Cautious optimism characterizes the mood around the peace process for Northern Uganda. That is how I feel anyway. In general, I consider myself a naturally hopeful person, but I want it so desperately for this place that it hurts to allow hope too much liberty—the obstacles to any meaningful peace mean a high risk of disappointment.
We all follow carefully the daily developments in newspapers that unreliably print shadows of truth. We listen to Kony and Otti on the radio. They both apologized “for everything” on two different days within the past weeks on an Acholi broadcast. And I dared to be thrilled at such watershed statements. At the same time, their voices sounded hollow and the words echoed off of so many atrocities. If they were sorry for the abductions, truly, than why do they still refuse to release the women and children?
Otti has said his “wife and children” are part of him and they will all go home together. The women and children are a shield, a bargaining chip, they are still useful—and they are evidence that though they might be “sorry” they aren’t willing to make things right, not yet.
The irony of having men who have committed some of the worst crimes against humanity raising issues that are actually of legitimate concern and are real political grievances of people in the North is sometimes overwhelming and borders on the absurd. A cartoon in the paper depicted new seats being added to Parliament and Kony sat in one of them with a bloodied machete. A nameplate on the table in front of him read: “Minister of Child Rights.”
I read an editorial this morning (by Charles Onyango-Obbo in the Daily Monitor) He says, “If you ask those of us, who support dialogue to end suffering, but are opposed to these pacts with the devil, what creative alternative there is to that, we don’t have an intelligent answer. That’s the real tragedy of Uganda.” I join him, and many others in the fear that, “sleeping with the devil” could produce some very ugly children.
When I passed through Gulu on the way home from Kitgum on Friday I had a drink with the Public Relations Officer for the UPDF in Northern Uganda. I got the party line, or the military line, instead of the medias interpretation of it. He told me the meeting went well with Dominic Ongwen, (one of the ICC indicted) he said Kony was lying when he said they’d been shot at after the cease-fire by the UPDF. He told me about the one abduction that has taken place since the cease-fire. I asked him if he was hopeful about peace. “Honestly,” he said, “It’s hard to tell, I say it’s still a fifty/fifty chance.” I’ve talked with him before—it’s his job to put the best foot of the military forward, and he does it well. So, I was disheartened by his prediction, if he says fifty/fifty, I’m guessing the UPDF is thinking and planning for thirty / seventy—or worse.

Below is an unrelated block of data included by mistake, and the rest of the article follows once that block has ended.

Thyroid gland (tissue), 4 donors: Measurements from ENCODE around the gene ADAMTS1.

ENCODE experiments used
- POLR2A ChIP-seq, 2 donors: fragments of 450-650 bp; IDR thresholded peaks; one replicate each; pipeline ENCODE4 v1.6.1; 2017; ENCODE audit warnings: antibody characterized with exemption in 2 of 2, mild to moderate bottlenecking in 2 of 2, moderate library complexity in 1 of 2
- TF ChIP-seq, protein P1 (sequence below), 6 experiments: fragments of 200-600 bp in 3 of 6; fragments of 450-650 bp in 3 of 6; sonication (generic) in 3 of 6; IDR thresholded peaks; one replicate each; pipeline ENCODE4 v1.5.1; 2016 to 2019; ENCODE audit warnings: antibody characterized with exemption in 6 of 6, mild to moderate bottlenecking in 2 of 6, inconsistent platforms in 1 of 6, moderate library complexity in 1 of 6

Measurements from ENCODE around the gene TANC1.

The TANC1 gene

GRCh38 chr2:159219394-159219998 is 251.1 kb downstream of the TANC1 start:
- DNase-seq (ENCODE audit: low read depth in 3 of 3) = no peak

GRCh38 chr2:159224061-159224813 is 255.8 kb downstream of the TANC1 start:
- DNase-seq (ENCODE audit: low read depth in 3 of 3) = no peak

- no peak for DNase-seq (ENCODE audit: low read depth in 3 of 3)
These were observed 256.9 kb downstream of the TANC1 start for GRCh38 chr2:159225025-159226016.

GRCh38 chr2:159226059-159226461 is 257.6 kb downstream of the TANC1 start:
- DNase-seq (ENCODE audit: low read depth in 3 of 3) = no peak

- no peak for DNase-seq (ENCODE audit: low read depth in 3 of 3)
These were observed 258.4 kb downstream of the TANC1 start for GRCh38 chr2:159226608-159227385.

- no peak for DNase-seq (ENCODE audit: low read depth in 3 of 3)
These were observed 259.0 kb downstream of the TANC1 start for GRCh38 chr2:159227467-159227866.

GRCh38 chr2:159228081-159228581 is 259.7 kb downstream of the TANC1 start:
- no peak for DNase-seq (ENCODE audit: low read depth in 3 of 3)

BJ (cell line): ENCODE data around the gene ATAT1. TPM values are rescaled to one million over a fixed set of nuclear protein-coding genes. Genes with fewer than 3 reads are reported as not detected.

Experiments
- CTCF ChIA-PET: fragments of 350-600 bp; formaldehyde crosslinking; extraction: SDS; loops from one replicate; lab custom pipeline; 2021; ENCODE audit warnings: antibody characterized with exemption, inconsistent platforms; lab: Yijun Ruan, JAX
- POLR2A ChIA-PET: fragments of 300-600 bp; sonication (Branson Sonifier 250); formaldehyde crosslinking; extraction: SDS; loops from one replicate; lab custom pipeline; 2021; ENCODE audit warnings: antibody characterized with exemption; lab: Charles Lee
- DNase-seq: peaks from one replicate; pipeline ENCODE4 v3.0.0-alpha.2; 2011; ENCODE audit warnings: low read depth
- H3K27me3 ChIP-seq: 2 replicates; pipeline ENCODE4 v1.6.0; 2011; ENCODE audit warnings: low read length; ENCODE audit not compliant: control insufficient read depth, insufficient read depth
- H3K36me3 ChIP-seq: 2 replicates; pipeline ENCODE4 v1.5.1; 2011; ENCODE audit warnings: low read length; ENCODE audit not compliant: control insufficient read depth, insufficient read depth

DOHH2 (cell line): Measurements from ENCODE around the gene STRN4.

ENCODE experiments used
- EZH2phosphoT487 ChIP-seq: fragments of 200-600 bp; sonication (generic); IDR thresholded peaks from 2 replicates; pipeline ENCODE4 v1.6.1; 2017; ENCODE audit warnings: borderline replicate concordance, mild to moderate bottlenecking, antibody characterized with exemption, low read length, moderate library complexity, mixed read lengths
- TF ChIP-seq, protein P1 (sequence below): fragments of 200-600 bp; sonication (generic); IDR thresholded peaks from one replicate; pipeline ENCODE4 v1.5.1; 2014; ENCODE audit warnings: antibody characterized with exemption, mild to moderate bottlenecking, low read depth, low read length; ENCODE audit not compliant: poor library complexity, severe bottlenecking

Still, hope finds ways of asserting itself. While we were in Kitgum there were hundreds of rebels walking, sitting under mango trees, waiting for others to join them and then continuing. Presumably they were going to the assembly points. They weren’t hostile. They weren’t causing trouble. They were “friendly.” I don’t know whether to let myself get excited or not. It is so delicate, fragile, and precarious. There are so many variables and so many unknowns.
Right now, Angelina, the Chairperson for CPA is moving with a team of others on a National Reconciliation team. The team is meeting with leaders all over the country and while they discuss and reconcile with each other they are gathering consensus around the messages they want to send to the government, the UPDF, and the LRA and to ordinary people in Uganda. She consulted me just before she left on the most recent leg of her journey to Bunyoro. We discussed the dangers of “unconditional forgiveness,” that can encourage impunity and conceal the truth. We discussed the need to convince the ICC that the crimes which have been committed against humanity—not only the people of Uganda--could somehow be redressed in a local context, in the interests of peace, through Roco Wot and Mato Oput. Angelina is admirably reckless with her optimism. While it strengthens my heart, my mind finds some safety in skepticism that guards me against the disappointment that may come.